What are some mystical classical pieces of music

■ On October 27, the new “classic radio” starts in Hamburg / three-year dry spell is planned

Hamburg (dpa) - The craftsmen are still working, the door plate with the name of the new station has been provisionally written with a felt-tip pen, and experiments are being carried out in the studio. In just under two weeks, however, on October 27th, things will get serious for “Klassik-Radio”. Then the nationwide only digital radio broadcaster with classical music wants to start its battle on the increasingly dense media market at 9 o'clock in an old Hamburg office building.

In the middle of Hamburg's media district, across from the 'Spiegel' and 'Zeit' publishers, the new station has moved to which the Bertelsmann subsidiary UFA Film- und Fernsehgesellschaft with 55 percent and the record companies BMG Ariola and Polygram with 15 percent each as well as the 'mirror' are involved. The makers have big plans. “We want to remove the dust of the mystical from classical music,” promises music director Jürgen Christ. Classical music, whether Beethoven, Mozart or Hindemith, should not only be made palatable to die-hard fans, but also to beginners. The transmitter will be "more relaxed than the public service broadcasting" as program director Martin Falk says.

The eight permanent employees, including five editors, want to take the concept of classical music quite broadly: Miles Davis or John Lennon are not frowned upon. Twice a week, the 24-hour program includes jazz classics. A total of 24,000 titles are available on compact discs. A state-of-the-art computer system into which the moderator can feed a music program changes the small silver discs fully automatically. “With this we also provide something like technical development aid,” says managing director Manfred Kühn. The system, which costs at least one million Deutschmarks, is said to be the only one of its kind far and wide.

The program consists of 80 percent music and 20 percent verbal contributions. From 6 a.m. to 7 p.m., news produced by third parties is broadcast every hour, news from the stock exchange, from culture, fashion or “lifestyle” interrupt the flood of symphonies and opera arias. A children's program, tips on buying the best CDs and a listener's request concert are also planned.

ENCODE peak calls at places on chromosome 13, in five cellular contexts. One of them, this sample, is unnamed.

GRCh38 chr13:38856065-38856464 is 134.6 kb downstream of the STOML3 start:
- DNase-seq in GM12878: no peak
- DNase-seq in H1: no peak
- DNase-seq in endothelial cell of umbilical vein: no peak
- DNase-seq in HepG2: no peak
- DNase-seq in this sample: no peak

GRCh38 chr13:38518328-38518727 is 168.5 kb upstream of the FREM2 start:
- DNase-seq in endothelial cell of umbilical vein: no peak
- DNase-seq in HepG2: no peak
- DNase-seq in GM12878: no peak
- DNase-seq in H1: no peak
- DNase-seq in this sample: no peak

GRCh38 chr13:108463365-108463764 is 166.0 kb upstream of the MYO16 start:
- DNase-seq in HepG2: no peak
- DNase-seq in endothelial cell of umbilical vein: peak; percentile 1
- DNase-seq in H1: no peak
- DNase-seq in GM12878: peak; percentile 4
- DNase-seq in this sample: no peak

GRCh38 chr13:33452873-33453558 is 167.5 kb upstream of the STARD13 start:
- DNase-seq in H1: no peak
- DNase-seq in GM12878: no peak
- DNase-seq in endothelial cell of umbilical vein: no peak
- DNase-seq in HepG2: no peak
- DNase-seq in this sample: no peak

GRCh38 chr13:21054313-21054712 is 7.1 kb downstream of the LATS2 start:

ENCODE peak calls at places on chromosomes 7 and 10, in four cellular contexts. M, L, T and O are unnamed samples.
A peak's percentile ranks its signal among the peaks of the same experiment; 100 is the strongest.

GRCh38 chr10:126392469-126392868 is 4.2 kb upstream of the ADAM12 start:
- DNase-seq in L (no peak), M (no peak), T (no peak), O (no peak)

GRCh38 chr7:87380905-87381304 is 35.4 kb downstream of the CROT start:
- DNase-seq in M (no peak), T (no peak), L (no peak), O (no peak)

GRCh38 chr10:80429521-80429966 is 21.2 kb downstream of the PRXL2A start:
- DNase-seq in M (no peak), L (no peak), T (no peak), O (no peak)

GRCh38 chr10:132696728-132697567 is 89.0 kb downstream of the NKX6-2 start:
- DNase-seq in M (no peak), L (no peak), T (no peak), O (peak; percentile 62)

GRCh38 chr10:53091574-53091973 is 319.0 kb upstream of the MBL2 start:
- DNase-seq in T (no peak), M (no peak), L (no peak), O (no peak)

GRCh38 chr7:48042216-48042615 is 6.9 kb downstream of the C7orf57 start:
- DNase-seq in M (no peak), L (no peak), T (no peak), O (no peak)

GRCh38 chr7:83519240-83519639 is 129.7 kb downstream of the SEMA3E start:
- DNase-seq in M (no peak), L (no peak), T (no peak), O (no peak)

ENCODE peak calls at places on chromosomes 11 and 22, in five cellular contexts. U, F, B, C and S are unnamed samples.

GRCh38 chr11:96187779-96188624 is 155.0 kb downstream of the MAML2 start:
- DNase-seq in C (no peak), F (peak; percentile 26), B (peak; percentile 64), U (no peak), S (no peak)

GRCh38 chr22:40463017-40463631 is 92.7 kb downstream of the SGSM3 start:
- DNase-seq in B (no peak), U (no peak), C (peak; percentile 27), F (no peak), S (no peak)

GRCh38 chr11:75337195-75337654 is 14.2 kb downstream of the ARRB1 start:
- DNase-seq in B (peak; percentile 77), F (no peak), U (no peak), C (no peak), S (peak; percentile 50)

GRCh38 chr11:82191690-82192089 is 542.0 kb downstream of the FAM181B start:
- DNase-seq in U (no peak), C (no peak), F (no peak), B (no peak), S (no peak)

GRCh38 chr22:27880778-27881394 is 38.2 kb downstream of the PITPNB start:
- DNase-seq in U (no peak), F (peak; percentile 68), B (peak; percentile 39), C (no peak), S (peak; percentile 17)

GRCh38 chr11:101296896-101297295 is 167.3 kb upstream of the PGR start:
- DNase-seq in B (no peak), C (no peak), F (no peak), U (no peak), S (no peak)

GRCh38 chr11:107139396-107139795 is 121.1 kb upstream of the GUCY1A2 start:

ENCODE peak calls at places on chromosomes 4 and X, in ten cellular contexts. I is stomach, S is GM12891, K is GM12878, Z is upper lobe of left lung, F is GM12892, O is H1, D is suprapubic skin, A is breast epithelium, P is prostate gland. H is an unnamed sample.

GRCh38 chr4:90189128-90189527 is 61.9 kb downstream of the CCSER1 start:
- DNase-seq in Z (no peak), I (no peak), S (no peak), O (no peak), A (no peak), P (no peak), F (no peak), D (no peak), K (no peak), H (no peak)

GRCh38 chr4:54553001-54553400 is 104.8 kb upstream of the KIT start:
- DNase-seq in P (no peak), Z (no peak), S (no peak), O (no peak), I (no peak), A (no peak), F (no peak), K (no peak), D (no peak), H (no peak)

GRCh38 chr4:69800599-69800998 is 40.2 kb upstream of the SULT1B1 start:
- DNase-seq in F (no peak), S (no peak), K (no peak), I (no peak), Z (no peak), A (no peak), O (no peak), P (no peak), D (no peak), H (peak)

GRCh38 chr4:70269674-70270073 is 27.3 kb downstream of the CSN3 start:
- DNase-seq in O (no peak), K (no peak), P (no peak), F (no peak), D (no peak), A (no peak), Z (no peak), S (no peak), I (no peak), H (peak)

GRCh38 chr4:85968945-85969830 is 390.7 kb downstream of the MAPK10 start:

The makers are naturally quite optimistic about the future prospects. "We are not a private broadcaster again with the same scam, we have embarked on a special program," explains Managing Director Kühn. There is also a tendency towards classical music among pop fans. Following the example of the magazine market, “Klassik-Radio” wants to conquer the “special interest” market in radio. According to the advertising brochure, “people with above-average education and higher income and a pronounced sense of aesthetics” should be addressed. All three reject that, but the new radio does not want to be elitist.

The station has five million Deutschmarks at its disposal every year. The shareholders provide administration and technical know-how via service contracts. The running costs are to be kept as low as possible in contrast to those of the meanwhile failed Munich classical radio station “Radio Belcanto”: only two editors manage the music program, there is no separate newsroom. The broadcaster expects a "dry spell of three years". The financing is to be secured from advertising, about three minutes an hour, and sponsorship. Professional Marketing takes on "Radio Marketing Service".

The only problem for the broadcaster at the moment: there is a lack of terminals for digital reception. In addition, an additional tuner costs around 2,000 D-Marks. In Hamburg, “Klassik-Radio” can therefore be received by around 1.8 million listeners via normal VHF antenna and 5.5 million households in Germany via cable. The makers hope for more listeners in Berlin and the former GDR and soon in Switzerland and Austria.